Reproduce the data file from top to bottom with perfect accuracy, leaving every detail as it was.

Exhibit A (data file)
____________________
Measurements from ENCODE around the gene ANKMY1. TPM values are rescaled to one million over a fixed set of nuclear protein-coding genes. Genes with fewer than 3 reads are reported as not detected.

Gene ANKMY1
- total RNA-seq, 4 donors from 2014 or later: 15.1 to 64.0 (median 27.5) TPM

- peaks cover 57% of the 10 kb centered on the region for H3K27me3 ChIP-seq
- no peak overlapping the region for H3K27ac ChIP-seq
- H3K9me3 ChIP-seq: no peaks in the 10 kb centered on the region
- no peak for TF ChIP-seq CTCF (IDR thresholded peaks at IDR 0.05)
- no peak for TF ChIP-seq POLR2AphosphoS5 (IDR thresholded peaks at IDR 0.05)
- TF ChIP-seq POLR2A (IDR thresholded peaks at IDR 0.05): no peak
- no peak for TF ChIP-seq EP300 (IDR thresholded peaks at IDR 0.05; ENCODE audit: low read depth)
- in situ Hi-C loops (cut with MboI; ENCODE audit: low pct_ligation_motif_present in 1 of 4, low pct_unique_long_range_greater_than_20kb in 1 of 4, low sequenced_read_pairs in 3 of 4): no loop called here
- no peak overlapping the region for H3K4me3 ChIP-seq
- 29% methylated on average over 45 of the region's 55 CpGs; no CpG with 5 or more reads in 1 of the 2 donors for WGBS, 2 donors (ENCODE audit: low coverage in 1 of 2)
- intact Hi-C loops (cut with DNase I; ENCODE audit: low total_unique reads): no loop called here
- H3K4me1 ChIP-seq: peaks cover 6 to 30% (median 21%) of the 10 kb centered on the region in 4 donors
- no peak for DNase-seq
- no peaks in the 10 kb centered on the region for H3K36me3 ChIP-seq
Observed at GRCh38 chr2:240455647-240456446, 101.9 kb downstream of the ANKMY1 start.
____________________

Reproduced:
Measurements from ENCODE around the gene ANKMY1. TPM values are rescaled to one million over a fixed set of nuclear protein-coding genes. Genes with fewer than 3 reads are reported as not detected.

Gene ANKMY1
- total RNA-seq, 4 donors from 2014 or later: 15.1 to 64.0 (median 27.5) TPM

- peaks cover 57% of the 10 kb centered on the region for H3K27me3 ChIP-seq
- no peak overlapping the region for H3K27ac ChIP-seq
- H3K9me3 ChIP-seq: no peaks in the 10 kb centered on the region
- no peak for TF ChIP-seq CTCF (IDR thresholded peaks at IDR 0.05)
- no peak for TF ChIP-seq POLR2AphosphoS5 (IDR thresholded peaks at IDR 0.05)
- TF ChIP-seq POLR2A (IDR thresholded peaks at IDR 0.05): no peak
- no peak for TF ChIP-seq EP300 (IDR thresholded peaks at IDR 0.05; ENCODE audit: low read depth)
- in situ Hi-C loops (cut with MboI; ENCODE audit: low pct_ligation_motif_present in 1 of 4, low pct_unique_long_range_greater_than_20kb in 1 of 4, low sequenced_read_pairs in 3 of 4): no loop called here
- no peak overlapping the region for H3K4me3 ChIP-seq
- 29% methylated on average over 45 of the region's 55 CpGs; no CpG with 5 or more reads in 1 of the 2 donors for WGBS, 2 donors (ENCODE audit: low coverage in 1 of 2)
- intact Hi-C loops (cut with DNase I; ENCODE audit: low total_unique reads): no loop called here
- H3K4me1 ChIP-seq: peaks cover 6 to 30% (median 21%) of the 10 kb centered on the region in 4 donors
- no peak for DNase-seq
- no peaks in the 10 kb centered on the region for H3K36me3 ChIP-seq
Observed at GRCh38 chr2:240455647-240456446, 101.9 kb downstream of the ANKMY1 start.